Nothing But TV Interview: John Thompson on the return of itv's Cold Feet.

Award winning comedy drama COLD FEET returns for an eighth series; Adam (James Nesbitt) is back on the singles market, but for once in his life he’s not finding any takers – has he finally lost his mojo? 

Pete (John Thomson) on the other hand appears to have found his and, having recently renewed their wedding vows, some alfresco action is the icing on Pete and Jen's cake. However, mature student Jenny's (Fay Ripley) happiness is short lived when some unexpected news sends her into a tailspin.  

Fiercely independent Karen is more interested in work than relationships, especially when a mystery author’s manuscript lands on her desk. 

Meanwhile, David (Robert Bathurst) and Nikki (Siobhan Finneran) are enjoying a more frugal life when Nikki’s divorce settlement comes through tipping the balance. How far will David go to protect his pride?  

Packed full of highs and heart-breaking lows, COLD FEET follows a tight-knit group of friends as they navigate their way through mid-life, facing whatever life throws at them, together.

John Thompson tells us more…

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Q: What was your reaction when you read the scripts for this new series?

“I knew just how good this series was at the script readthrough before filming. There were tears and applause. It had a really good feel about it. Hermione Norris (Karen) said, ‘The magic is back. It’s Cold Feet as we always had it in our hearts.’ So I’m very excited about that. “We have learned a lot since Cold Feet returned and it has paid dividends. The scripts are strong and it’s genuinely a nod to the old. There are parts of this series where you think, ‘Well you didn’t see that one coming, did you?’

Q: Where do we find Pete and Jenny (Fay Ripley) when we meet them again?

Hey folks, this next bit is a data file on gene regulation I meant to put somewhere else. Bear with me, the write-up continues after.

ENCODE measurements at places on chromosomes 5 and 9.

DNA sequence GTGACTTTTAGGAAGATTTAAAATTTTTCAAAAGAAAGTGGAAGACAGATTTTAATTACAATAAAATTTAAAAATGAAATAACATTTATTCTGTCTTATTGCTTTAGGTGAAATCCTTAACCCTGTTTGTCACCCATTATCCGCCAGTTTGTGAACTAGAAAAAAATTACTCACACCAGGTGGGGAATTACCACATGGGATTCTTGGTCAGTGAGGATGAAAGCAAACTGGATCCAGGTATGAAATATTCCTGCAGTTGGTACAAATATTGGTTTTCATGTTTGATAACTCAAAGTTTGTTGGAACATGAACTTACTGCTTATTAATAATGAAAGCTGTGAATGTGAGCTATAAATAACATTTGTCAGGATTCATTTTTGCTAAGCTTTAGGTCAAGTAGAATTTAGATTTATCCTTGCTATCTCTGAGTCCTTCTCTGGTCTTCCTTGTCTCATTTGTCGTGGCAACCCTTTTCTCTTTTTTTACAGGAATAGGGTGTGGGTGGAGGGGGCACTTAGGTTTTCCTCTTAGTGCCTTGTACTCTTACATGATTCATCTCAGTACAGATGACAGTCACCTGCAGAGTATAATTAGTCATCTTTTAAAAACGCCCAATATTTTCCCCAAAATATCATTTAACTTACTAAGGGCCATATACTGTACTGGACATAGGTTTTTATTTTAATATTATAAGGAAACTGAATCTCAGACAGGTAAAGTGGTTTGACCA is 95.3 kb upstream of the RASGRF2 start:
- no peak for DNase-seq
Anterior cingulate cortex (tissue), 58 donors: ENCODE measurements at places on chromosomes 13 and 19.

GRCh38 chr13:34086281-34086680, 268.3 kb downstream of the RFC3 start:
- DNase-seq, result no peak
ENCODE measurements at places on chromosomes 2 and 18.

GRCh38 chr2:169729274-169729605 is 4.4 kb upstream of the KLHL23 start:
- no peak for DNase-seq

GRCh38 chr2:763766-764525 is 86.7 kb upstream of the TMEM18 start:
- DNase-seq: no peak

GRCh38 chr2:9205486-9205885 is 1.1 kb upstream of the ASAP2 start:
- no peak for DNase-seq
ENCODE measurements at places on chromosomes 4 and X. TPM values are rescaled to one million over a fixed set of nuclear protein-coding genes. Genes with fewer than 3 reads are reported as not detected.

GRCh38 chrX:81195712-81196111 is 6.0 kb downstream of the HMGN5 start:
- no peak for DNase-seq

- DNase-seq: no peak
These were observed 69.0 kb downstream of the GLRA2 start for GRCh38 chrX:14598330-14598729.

“It’s that time of life where everyone thinks, ‘Well should I carry on or not?’ It’s that fork in the road. But they have settled their differences. “They did split up once and they did have affairs. It did go wrong. But that’s in the past and resolved. They are now moving forward. Then in this series the Giffords face a family crisis. It’s written brilliantly with good humour. Without being irreverent. “The public identify with Pete and Jenny because they are very representative of a normal couple and family. We represent the norm. The middle ground. The fact that we do fall out and make up again. You can see they have a great affection for one another despite everything. “It’s great they also play on Pete’s vulnerability. He is so keen to help. Sometimes to his detriment. He is so keen and it’s often ignored. You feel for him.”

Q: Pete is involved in an emotional scene with his step-daughter Chloe (Madeleine Edmondson). Was much acting required?

“I’m adopted so that really struck a chord with me. That really got me in a place emotionally where it was very real. Scenes like that just come out of the blue. Sometimes Cold Feet is bittersweet. But sometimes its bitter-bitter. Life is like that. Sometimes it will deal you spades. “It hard to believe Chloe is now 15 and how the kids on Cold Feet have grown up. It is terrifying. My daughter is 16. Which is a massive shock to me. A young woman now. Myself and Fay have got children who are around the same age as our children in the show. Which obviously helps. But they grow up so quickly now. And there’s less innocence today with kids because of media and all the resources they have at their fingertips.”